collapse. This generated energetic debate about whether or not she should have
been pulled from the race.
Nothing captures the spirit of Olympia’s magical day better than
this letter to The Olympian from
Michele H. Davis of St. Paul, Minnesota. She, along with Leatrice Hayer of
Greenfield, Massachusetts, finished last and second to last, respectively. They
had something distinctive in common:
“This letter is to the people of Olympia and all the
wonderful volunteers who helped with the Women’s Marathon Trials on May 12. As
a participant in the marathon, I would like to thank all the people who put so
much time and effort into making the whole experience a great one for us. Every
little detail you thought of was appreciated.
I was the very last finisher in an unofficial time of four
hours and one minute. It was a personal challenge for me, being six months
pregnant, to finish the marathon. To my amazement and my delight, you the
people of Olympia, supported my effort.
It was a moving experience for me to come so far behind the
rest of the runners and have so many of you still waiting along the streets to
cheer me on. I will never forget May 12, 1984, as long as I live. Thank you all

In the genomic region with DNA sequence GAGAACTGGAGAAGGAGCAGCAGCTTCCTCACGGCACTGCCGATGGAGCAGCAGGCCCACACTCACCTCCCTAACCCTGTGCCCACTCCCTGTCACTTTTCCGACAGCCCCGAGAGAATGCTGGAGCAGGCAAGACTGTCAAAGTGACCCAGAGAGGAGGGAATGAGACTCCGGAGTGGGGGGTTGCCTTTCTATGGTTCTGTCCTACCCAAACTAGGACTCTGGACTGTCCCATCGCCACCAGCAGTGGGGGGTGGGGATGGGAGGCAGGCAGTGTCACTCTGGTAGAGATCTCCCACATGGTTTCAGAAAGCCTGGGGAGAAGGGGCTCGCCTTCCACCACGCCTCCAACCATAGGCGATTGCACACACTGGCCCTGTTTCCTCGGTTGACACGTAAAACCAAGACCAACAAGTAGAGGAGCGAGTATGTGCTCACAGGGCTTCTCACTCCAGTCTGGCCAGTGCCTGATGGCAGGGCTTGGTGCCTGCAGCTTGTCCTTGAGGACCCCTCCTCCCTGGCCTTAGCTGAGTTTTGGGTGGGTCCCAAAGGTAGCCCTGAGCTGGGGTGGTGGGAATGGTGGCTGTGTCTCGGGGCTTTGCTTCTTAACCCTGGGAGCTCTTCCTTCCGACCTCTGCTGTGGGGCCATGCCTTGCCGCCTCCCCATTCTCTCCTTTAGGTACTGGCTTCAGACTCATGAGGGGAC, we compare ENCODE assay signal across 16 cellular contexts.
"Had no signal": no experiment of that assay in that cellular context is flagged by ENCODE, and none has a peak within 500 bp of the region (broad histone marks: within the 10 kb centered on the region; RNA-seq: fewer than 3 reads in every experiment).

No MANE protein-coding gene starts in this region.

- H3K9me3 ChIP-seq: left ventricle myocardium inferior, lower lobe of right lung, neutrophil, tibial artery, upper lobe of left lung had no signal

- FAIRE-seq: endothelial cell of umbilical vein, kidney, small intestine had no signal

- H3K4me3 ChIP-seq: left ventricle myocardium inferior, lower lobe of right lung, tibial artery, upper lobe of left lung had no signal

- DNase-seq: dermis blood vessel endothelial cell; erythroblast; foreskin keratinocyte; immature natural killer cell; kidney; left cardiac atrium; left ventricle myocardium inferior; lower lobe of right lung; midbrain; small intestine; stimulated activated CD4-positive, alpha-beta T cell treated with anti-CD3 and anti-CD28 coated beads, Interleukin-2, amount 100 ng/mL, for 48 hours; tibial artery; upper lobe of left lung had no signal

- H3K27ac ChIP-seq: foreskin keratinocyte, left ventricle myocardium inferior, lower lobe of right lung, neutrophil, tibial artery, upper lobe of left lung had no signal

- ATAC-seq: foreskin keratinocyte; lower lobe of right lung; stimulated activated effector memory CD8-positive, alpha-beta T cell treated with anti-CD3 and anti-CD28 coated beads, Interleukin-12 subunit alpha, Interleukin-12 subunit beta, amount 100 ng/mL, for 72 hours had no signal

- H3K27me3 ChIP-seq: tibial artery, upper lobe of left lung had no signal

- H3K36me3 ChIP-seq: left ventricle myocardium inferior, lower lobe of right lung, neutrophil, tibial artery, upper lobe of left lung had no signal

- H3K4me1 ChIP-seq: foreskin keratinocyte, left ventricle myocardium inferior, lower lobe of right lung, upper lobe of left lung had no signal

Voluminous thanks to my longtime friend, Laurel James, legendary
founder of Seattle’s Super Jock ‘n’ Jill running store (I shopped there the day
it opened over 38 years ago) who made her voluminous files and immaculate binders
available to me.
The Olympian of
Olympia, WA, whose coverage before as well as after the event was definitive. Multiple
writers deserve credit, including Roger Underwood, Abby Haight, and Bill
Jim Whiting, former editor of Northwest Runner, for his work
in the Trials media packet.
Jeff Baker of the Oregonian and Blaine Newnham of the
Trials Communications and Media Director Jeanne McKnight,
whose nugget-filled press releases are, to this day, a treasure trove of
valuable information about this landmark event.